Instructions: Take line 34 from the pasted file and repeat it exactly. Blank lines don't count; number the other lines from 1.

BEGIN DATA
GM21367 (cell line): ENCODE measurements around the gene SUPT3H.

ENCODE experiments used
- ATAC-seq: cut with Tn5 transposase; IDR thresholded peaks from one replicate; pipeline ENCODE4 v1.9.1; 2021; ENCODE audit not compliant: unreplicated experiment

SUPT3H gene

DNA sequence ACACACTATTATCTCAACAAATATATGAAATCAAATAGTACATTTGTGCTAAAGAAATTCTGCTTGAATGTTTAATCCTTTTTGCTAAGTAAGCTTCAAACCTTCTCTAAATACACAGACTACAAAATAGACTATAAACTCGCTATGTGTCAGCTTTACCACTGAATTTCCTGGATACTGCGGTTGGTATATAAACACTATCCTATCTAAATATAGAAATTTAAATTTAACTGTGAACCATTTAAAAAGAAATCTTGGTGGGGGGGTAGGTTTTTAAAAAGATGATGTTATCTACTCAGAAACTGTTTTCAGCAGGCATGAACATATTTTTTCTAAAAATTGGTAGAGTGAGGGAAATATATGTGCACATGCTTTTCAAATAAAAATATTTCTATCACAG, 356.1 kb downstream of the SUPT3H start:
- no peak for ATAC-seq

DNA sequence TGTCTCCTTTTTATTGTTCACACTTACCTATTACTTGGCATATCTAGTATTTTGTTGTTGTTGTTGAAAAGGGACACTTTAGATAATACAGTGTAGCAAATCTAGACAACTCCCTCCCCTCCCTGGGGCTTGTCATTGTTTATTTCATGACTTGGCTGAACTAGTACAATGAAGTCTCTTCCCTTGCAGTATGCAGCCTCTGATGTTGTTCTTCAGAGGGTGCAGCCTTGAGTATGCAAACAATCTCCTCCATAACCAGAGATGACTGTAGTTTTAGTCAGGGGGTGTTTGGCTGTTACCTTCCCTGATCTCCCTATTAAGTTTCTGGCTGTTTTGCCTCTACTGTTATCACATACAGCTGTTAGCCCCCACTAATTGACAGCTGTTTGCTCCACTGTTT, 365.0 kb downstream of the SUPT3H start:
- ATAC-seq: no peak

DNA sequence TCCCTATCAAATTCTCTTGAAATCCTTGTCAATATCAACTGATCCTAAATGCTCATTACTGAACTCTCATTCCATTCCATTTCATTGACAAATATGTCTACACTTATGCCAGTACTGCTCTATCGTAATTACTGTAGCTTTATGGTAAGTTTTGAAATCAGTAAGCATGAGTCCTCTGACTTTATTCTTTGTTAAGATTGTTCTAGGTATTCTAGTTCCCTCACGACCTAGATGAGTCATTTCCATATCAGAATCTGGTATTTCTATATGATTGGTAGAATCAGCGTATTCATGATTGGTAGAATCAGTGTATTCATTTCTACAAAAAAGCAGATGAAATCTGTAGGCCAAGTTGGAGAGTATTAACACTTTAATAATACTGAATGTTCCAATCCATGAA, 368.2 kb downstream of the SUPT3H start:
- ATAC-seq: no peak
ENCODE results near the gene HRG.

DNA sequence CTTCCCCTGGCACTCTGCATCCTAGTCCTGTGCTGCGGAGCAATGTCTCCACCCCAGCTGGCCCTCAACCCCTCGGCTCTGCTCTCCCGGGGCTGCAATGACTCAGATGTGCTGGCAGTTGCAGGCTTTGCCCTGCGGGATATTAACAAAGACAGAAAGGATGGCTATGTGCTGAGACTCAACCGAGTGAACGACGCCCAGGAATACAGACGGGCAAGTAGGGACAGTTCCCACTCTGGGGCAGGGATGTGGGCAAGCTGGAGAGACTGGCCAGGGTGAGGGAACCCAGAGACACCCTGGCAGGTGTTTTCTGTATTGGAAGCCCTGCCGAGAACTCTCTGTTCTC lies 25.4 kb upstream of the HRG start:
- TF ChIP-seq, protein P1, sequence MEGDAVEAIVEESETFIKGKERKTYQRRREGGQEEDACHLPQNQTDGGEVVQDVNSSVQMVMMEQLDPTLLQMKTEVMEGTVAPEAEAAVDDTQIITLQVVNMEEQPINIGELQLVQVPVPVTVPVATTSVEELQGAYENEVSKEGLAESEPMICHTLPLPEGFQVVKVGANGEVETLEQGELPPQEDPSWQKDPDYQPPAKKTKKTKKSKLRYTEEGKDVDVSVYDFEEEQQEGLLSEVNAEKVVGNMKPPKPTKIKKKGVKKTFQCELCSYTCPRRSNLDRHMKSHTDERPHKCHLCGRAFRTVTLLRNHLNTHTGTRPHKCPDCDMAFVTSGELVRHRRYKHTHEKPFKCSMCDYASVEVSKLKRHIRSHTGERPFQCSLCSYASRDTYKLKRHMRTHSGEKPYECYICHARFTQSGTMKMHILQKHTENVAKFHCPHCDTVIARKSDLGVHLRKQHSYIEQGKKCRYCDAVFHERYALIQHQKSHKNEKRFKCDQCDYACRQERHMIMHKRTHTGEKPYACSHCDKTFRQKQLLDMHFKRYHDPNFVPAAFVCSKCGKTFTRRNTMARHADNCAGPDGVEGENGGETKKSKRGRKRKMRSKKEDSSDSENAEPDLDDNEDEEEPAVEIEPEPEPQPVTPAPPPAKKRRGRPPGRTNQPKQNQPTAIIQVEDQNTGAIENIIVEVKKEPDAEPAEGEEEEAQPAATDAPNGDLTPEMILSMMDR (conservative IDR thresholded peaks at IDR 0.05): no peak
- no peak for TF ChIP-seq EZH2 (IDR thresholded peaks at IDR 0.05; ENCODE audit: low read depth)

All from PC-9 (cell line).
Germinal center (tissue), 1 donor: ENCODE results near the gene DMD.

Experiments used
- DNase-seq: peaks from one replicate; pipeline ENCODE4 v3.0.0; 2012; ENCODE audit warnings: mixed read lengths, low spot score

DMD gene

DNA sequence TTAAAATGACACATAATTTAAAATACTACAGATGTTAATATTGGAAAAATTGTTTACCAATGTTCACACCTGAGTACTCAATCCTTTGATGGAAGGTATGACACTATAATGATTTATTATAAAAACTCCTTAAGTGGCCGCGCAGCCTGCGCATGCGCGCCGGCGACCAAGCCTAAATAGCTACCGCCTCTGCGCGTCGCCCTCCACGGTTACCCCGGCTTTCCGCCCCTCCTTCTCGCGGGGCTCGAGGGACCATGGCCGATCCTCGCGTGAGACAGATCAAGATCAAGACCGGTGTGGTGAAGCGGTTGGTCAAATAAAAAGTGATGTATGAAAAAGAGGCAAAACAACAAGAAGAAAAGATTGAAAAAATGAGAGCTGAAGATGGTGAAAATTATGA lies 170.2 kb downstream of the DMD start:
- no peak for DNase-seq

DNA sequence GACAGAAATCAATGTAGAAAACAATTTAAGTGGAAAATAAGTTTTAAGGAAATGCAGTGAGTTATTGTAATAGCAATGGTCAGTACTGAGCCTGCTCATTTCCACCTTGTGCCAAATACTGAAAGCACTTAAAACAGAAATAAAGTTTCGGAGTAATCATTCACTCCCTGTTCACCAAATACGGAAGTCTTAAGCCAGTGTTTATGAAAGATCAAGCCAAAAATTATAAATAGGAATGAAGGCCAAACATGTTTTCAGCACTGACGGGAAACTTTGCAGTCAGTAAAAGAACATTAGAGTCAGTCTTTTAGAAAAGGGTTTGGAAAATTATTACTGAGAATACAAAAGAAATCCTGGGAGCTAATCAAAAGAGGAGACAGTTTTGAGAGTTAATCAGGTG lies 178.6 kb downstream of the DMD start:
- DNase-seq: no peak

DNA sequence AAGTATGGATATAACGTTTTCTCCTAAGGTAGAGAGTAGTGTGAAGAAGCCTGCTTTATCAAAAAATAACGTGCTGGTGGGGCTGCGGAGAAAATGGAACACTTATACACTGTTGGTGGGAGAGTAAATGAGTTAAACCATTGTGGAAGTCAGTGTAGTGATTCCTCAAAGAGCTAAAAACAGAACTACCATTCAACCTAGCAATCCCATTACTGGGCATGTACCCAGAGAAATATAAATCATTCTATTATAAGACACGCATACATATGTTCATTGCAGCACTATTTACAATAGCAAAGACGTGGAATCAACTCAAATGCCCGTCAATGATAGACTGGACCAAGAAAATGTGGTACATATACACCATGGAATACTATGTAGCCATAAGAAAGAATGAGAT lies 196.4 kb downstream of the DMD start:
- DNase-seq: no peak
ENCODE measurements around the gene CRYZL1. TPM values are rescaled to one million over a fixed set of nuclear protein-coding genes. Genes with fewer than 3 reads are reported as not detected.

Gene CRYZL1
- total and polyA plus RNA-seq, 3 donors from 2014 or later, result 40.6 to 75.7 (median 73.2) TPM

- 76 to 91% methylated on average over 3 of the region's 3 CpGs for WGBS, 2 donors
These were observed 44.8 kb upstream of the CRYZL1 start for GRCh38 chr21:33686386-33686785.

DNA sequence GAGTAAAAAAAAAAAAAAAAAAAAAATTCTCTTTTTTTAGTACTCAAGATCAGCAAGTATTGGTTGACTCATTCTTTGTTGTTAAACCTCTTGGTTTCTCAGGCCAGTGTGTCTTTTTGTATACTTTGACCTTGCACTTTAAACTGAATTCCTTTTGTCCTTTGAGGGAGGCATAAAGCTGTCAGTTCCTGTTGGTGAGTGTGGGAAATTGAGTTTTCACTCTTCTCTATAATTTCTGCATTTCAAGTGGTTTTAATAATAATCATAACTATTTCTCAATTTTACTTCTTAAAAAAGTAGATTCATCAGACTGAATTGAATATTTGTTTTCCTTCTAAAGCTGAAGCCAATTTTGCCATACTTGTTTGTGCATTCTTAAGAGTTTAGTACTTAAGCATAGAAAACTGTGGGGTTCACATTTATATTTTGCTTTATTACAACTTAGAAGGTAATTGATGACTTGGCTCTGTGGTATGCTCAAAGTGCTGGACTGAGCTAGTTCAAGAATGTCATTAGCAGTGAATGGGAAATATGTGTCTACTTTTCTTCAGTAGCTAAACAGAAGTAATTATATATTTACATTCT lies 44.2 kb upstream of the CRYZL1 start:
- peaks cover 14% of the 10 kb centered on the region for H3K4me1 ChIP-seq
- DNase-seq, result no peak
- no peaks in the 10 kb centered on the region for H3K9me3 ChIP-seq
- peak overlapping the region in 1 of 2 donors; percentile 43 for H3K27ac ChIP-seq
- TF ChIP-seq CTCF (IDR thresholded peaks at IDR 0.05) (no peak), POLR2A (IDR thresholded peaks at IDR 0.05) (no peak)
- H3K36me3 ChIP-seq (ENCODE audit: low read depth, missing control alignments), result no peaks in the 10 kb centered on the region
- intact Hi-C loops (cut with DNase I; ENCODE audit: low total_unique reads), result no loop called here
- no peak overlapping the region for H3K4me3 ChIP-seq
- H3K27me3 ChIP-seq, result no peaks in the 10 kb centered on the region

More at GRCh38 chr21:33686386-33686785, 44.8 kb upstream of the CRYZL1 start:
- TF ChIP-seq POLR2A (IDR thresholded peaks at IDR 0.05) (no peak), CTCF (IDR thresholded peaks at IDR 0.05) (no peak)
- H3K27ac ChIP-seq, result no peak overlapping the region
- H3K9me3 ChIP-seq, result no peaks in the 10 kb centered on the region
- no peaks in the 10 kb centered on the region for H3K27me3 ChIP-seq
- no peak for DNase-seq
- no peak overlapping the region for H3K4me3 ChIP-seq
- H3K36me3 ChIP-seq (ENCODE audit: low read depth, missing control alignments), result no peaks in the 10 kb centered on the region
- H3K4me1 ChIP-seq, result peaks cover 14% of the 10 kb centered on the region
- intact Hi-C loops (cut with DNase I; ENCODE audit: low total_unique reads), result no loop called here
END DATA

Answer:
- no peaks in the 10 kb centered on the region for H3K9me3 ChIP-seq